Partnership with lottery ends two years of income decline at Plan International UK

The global children's charity gained £4.6m from a link with the People's Postcode Lottery, according to its latest accounts

The annual report and accounts
The annual report and accounts

Plan International UK generated £4.6m from a new partnership with the People's Postcode Lottery, which helped to end two years of declining income, according to its latest accounts.

The accounts, which were filed with Companies House this week, showed the global children's charity had an income of £66.7m in the financial year ending 30 June 2018.

This was £2.4m up on the previous year's £64.3m income but still down on £70.2m in 2016 and £80.4m in 2015.

Plan International UK became one of 30 direct beneficiary charities of the People's Postcode Lottery, which runs society lotteries on its behalf, in December 2017.

"These results represent a significant success in a year in which securing income continued to be challenging," the accounts say.

"Our new relationship with the People's Postcode Lottery is in line with our strategic goal to develop diverse and effective partnerships."

The accounts also reveal that Plan International UK received 147 fundraising complaints in the 2017 calendar year, down by 46 per cent on the 272 complaints received in 2016. Sixty-five per cent of complaints related to direct mail.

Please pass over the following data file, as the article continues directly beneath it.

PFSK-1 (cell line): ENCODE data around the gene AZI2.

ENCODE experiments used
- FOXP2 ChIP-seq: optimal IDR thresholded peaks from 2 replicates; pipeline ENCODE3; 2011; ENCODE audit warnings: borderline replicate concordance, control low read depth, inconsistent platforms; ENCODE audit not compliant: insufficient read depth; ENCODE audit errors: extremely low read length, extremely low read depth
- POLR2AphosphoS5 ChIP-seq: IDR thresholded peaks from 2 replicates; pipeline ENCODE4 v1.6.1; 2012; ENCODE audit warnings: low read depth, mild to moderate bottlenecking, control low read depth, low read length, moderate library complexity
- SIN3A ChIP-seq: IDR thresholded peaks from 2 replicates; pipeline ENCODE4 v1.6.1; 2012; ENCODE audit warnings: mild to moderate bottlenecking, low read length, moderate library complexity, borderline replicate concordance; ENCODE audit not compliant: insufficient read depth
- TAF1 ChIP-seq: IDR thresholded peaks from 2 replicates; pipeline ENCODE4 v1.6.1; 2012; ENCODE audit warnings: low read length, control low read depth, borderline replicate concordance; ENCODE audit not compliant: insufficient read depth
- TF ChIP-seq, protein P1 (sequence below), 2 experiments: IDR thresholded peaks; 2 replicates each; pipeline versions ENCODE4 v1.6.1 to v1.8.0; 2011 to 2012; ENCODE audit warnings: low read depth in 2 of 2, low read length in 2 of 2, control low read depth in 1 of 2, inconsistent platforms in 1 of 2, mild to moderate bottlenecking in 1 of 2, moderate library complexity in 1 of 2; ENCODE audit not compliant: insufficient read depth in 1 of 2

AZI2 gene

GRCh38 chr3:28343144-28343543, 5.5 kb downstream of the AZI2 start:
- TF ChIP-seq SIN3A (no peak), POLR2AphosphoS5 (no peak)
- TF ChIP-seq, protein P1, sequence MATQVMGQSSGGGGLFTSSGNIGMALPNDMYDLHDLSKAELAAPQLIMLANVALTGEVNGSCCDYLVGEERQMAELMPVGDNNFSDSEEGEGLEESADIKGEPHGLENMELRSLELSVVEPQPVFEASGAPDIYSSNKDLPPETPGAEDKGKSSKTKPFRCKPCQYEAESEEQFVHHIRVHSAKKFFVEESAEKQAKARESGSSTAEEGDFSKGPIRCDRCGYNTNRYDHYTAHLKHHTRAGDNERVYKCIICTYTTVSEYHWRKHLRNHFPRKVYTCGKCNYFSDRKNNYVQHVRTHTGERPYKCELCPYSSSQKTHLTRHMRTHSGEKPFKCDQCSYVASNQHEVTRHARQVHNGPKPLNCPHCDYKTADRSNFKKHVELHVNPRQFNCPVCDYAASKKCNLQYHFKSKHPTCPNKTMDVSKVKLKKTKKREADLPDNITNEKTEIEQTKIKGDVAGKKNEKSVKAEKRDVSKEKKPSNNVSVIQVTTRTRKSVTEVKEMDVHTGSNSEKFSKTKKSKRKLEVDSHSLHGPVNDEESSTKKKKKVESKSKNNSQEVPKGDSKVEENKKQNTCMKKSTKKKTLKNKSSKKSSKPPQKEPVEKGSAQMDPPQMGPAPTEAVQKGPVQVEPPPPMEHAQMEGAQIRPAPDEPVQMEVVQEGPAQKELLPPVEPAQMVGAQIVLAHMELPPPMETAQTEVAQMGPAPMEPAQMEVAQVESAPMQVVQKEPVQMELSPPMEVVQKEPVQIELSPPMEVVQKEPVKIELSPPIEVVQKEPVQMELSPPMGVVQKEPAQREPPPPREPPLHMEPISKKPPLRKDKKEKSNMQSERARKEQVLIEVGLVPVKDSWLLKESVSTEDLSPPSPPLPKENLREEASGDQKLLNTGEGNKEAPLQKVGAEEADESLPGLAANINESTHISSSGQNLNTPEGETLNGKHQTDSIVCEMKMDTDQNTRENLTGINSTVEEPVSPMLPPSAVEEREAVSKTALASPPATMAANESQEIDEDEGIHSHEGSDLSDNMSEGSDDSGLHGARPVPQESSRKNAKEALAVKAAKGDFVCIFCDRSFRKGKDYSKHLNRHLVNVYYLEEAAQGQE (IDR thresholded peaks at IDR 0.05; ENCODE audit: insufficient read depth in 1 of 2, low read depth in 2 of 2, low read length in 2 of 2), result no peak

Alan Gosschalk, director of fundraising at Plan International UK, said: "We have recently implemented a number of new processes to improve our supporter relations, including enhanced staff training, mystery shopping of our door-to-door fundraisers and a renewed commitment to responding rapidly to phone calls and emails.

"We believe these improvements, combined with more positive public attitudes towards fundraising, have helped us to significantly reduce the number of complaints we receive."

The accounts show that 11 per cent of income was spent on fundraising activities and 8 per cent on support costs.

Tanya Barron, the chief executive, was the highest-paid employee. She received £116,500, made up of a gross salary of £101,156 and a salary sacrifice of £15,344.

She announced in January that she would retire in June after six years in the role.

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